As the 2016 presidential race slouches toward November, we’ve reached the moment when the presumptive Democratic Party nominee faces her biggest test so far. It’s not the California ballot. It’s not the lingering insurgency of Sen. Bernie Sanders. It’s not Donald Trump’s smears about the death of Vince Foster.
It is, rather, her clearly improper use of a private email server system while holding the office of Secretary of State of the United States, one of the most important roles in the US government. That decision, which she has since called a “mistake,” has raised important questions about Clinton’s character and her judgment.
All of which should sound pretty familiar.
In March of 2008, the dramatic rise of Barack Obama hit a devastating road block in the revelation that he had sat with apparent complacency through years of sermons in the church of the Rev. Jeremiah Wright, a man who famously described the 9/11 terror attacks as “the chickens coming home to roost.”
It was troubling stuff. Year after year, Sunday after Sunday, then-Sen. Obama attended the church of a man with unambiguously radical views about America, its history, and our racial divide. To cite one example, Wright believed that America’s government knew about the Pearl Harbor attacks and deliberately failed to prevent them.
“No, no, no, not God Bless America,” Wright sermonized. “God damn America — that’s in the Bible — for killing innocent people. God damn America, for treating our citizens as less than human. God damn America, as long as she tries to act like she is God, and she is supreme. The United States government has failed the vast majority of her citizens of African descent.”
It was never clear how many of those bitterly controversial sermons Obama heard. But Clinton herself was quick to suggest that his loyalty to Wright’s church raised serious questions about Obama’s character and judgment.
“You don’t choose your family, but you choose what church you want to attend,” Clinton said. “I think given all we have heard and seen, [Wright] would not have been my pastor.”
Obama, famously, managed to pivot by giving one of the great speeches of his career. Speaking in Philadelphia, the future president acknowledged Wright’s “incendiary language,” but he placed the preacher’s sermons in the context of a much larger, more complicated history.
“I have already condemned, in unequivocal terms, the statements of Reverend Wright that have caused such controversy,” Obama said. “For some, nagging questions remain. Did I know him to be an occasionally fierce critic of American domestic and foreign policy? Of course. Did I ever hear him make remarks that could be considered controversial while I sat in church? Yes. Did I strongly disagree with many of his political views? Absolutely—just as I’m sure many of you have heard remarks from your pastors, priests, or rabbis with which you strongly disagreed.”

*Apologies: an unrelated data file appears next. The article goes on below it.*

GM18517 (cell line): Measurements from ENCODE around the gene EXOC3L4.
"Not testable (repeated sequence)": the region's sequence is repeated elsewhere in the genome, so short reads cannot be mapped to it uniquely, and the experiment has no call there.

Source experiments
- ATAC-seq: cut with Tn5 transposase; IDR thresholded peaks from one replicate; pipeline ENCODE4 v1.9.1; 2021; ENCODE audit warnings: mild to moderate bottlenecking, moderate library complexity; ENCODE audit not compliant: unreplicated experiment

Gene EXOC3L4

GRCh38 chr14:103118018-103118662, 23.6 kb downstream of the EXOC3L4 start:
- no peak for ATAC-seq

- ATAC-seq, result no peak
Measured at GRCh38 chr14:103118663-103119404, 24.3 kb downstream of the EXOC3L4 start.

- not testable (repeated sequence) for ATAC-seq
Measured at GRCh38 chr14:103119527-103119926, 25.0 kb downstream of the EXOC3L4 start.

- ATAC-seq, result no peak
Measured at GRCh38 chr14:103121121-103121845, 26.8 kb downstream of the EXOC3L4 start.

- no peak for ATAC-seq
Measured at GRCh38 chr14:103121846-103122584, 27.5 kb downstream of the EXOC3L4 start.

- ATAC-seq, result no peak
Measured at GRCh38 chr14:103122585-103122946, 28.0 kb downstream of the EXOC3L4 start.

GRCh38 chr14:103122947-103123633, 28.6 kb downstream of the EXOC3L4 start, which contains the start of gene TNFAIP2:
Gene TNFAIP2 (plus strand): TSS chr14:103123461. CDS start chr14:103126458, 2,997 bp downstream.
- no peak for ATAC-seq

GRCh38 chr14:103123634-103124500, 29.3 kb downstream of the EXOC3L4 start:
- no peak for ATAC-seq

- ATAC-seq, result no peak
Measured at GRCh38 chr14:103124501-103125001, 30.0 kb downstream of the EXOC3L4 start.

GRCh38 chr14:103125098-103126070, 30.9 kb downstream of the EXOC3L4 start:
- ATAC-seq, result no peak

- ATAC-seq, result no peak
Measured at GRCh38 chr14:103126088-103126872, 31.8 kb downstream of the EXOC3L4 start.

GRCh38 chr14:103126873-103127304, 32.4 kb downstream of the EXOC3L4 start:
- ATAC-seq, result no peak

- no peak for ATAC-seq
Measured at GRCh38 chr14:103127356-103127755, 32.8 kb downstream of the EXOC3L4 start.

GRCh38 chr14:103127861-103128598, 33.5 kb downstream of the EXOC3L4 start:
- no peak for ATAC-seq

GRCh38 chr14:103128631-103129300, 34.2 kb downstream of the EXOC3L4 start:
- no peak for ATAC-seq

Not everyone bought it, of course. Those “nagging doubts” never quite settled. Conservatives have continued to argue that Obama was permanently tarnished by his association with Wright, whose positions were, as Obama himself conceded, “profoundly distorted.”
But a lot of Americans felt that Obama had spoken personally and frankly about the scandal. That speech likely saved his candidacy.
It’s that kind of speech that Hillary Clinton needs to give now. She needs to explain her actions using a private email server both broadly and with specificity. She needs to tell the American people why she used such tactics and she needs to lay aside semantics and sophistry in defending them.
Arguably, her lapse in judgment is the more significant. It occurred during a time when she was serving in public office and it was a decision that treated directly on her duties at the State Department. Which means that her explanation needs to be even more frank and vulnerable.
For all of Clinton’s political strengths, it remains unclear whether she is capable of an Obama-like moment of nimbleness and clarity. As the New York Times noted this week in a scathing editorial, “The reflex she is revealing again now — to hunker down when challenged — is likely to make her seem less personable to many voters, and it will surely inflame critics’ charges of an underlying arrogance.”
Assuming the FBI doesn’t produce indictments, it is still possible for Clinton to lay this to rest, as Obama laid the Wright scandal to rest. She should explain herself directly to the American people. Then she should take questions from reporters, giving answers that are candid and honest and thorough.
Clinton showed at the Benghazi hearings that she was capable of toughness. Now, perhaps for the first time in her long political career, it is essential that she show her honesty and transparency.